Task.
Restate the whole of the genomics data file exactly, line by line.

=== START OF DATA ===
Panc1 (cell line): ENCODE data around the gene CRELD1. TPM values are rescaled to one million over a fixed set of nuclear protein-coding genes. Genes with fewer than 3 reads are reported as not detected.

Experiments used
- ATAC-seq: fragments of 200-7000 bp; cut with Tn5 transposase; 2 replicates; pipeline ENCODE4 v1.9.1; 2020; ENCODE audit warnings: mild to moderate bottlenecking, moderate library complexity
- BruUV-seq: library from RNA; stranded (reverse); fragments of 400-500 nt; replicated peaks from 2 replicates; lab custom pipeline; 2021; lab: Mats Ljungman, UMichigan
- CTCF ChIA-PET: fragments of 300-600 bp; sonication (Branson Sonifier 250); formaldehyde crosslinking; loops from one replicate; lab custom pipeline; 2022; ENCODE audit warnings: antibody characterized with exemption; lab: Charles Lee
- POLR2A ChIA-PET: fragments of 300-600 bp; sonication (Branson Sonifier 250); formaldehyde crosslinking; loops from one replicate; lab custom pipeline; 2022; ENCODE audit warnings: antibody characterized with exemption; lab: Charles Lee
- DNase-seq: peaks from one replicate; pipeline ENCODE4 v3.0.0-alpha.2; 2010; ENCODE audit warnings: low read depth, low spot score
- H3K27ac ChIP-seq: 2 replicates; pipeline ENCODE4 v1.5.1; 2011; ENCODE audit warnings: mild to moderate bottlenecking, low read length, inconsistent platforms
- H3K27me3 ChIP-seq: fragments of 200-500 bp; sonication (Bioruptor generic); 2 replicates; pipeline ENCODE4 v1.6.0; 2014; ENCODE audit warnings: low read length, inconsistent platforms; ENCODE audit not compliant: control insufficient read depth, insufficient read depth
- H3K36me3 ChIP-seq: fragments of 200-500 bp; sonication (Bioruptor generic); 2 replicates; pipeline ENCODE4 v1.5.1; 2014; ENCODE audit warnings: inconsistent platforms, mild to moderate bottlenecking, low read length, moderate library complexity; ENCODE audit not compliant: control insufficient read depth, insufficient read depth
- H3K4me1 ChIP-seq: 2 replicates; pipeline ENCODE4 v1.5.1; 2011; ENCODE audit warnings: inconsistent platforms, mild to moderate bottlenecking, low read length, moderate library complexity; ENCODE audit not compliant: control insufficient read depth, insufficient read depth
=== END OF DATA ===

Panc1 (cell line): ENCODE data around the gene CRELD1. TPM values are rescaled to one million over a fixed set of nuclear protein-coding genes. Genes with fewer than 3 reads are reported as not detected.

Experiments used
- ATAC-seq: fragments of 200-7000 bp; cut with Tn5 transposase; 2 replicates; pipeline ENCODE4 v1.9.1; 2020; ENCODE audit warnings: mild to moderate bottlenecking, moderate library complexity
- BruUV-seq: library from RNA; stranded (reverse); fragments of 400-500 nt; replicated peaks from 2 replicates; lab custom pipeline; 2021; lab: Mats Ljungman, UMichigan
- CTCF ChIA-PET: fragments of 300-600 bp; sonication (Branson Sonifier 250); formaldehyde crosslinking; loops from one replicate; lab custom pipeline; 2022; ENCODE audit warnings: antibody characterized with exemption; lab: Charles Lee
- POLR2A ChIA-PET: fragments of 300-600 bp; sonication (Branson Sonifier 250); formaldehyde crosslinking; loops from one replicate; lab custom pipeline; 2022; ENCODE audit warnings: antibody characterized with exemption; lab: Charles Lee
- DNase-seq: peaks from one replicate; pipeline ENCODE4 v3.0.0-alpha.2; 2010; ENCODE audit warnings: low read depth, low spot score
- H3K27ac ChIP-seq: 2 replicates; pipeline ENCODE4 v1.5.1; 2011; ENCODE audit warnings: mild to moderate bottlenecking, low read length, inconsistent platforms
- H3K27me3 ChIP-seq: fragments of 200-500 bp; sonication (Bioruptor generic); 2 replicates; pipeline ENCODE4 v1.6.0; 2014; ENCODE audit warnings: low read length, inconsistent platforms; ENCODE audit not compliant: control insufficient read depth, insufficient read depth
- H3K36me3 ChIP-seq: fragments of 200-500 bp; sonication (Bioruptor generic); 2 replicates; pipeline ENCODE4 v1.5.1; 2014; ENCODE audit warnings: inconsistent platforms, mild to moderate bottlenecking, low read length, moderate library complexity; ENCODE audit not compliant: control insufficient read depth, insufficient read depth
- H3K4me1 ChIP-seq: 2 replicates; pipeline ENCODE4 v1.5.1; 2011; ENCODE audit warnings: inconsistent platforms, mild to moderate bottlenecking, low read length, moderate library complexity; ENCODE audit not compliant: control insufficient read depth, insufficient read depth